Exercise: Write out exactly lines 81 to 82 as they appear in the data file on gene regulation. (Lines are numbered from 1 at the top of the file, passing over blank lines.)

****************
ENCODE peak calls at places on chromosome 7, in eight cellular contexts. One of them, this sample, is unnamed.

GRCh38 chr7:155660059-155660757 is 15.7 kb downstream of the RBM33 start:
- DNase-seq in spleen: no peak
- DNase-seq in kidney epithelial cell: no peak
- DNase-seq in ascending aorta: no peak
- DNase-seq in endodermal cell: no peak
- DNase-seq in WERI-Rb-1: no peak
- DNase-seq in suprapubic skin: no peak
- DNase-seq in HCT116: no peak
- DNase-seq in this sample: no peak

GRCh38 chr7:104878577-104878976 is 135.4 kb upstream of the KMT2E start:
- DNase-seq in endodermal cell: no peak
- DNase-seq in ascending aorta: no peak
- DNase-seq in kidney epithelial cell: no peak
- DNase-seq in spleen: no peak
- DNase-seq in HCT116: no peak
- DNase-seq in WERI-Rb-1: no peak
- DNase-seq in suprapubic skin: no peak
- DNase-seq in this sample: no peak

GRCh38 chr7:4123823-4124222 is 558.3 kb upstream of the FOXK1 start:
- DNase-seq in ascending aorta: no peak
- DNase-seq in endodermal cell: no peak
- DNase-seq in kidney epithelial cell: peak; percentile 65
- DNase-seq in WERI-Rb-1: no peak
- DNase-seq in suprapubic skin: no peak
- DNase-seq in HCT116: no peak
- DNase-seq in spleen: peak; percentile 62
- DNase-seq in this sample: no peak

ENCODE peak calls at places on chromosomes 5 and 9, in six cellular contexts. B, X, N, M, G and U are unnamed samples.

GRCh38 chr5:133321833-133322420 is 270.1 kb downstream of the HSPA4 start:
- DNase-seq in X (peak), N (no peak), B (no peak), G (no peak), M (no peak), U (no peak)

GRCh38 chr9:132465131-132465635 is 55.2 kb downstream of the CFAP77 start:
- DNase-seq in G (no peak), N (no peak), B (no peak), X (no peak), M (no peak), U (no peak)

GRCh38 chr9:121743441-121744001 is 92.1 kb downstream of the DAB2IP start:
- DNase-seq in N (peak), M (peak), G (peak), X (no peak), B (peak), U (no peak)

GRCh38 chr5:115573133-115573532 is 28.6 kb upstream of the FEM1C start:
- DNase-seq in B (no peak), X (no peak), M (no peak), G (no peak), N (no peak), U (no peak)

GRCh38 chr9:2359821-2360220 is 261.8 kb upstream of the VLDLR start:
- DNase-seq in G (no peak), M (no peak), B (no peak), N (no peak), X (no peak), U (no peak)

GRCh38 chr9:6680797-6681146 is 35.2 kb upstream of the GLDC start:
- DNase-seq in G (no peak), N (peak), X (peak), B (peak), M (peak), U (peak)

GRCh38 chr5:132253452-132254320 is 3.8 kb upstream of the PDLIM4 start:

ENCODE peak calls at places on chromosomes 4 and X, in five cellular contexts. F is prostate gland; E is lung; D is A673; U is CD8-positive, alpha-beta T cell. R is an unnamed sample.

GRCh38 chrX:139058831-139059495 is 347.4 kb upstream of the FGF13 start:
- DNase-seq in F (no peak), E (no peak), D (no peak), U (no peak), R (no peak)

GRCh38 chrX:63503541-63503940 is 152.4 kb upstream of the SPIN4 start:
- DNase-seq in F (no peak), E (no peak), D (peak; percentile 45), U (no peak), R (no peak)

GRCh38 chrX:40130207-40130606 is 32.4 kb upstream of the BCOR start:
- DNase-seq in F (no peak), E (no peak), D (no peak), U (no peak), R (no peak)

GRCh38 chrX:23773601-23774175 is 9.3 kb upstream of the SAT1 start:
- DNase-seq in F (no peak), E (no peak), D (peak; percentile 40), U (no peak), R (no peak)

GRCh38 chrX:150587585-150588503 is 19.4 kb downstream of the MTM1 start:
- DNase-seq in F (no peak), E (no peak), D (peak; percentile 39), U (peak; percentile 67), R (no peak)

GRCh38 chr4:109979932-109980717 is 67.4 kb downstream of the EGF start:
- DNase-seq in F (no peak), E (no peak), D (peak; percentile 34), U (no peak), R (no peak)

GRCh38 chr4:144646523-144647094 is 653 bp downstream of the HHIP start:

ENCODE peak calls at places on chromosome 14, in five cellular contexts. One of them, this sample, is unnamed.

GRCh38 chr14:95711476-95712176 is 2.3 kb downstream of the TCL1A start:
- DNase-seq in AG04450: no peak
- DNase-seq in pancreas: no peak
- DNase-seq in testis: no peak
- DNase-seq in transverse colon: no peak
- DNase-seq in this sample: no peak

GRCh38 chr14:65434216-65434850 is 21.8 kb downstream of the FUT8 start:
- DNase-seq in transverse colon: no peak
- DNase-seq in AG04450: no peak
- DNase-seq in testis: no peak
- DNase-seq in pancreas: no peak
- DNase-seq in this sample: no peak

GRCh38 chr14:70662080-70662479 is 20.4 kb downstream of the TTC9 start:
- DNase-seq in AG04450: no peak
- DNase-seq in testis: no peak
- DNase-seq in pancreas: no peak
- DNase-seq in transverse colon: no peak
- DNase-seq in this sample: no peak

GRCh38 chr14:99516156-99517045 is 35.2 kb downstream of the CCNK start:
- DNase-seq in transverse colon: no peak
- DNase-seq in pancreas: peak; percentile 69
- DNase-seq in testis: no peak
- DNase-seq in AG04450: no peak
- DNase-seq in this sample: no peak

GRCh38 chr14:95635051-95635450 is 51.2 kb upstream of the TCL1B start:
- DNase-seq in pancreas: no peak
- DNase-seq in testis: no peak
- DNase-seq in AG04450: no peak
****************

- DNase-seq in this sample: no peak

GRCh38 chr14:95635051-95635450 is 51.2 kb upstream of the TCL1B start: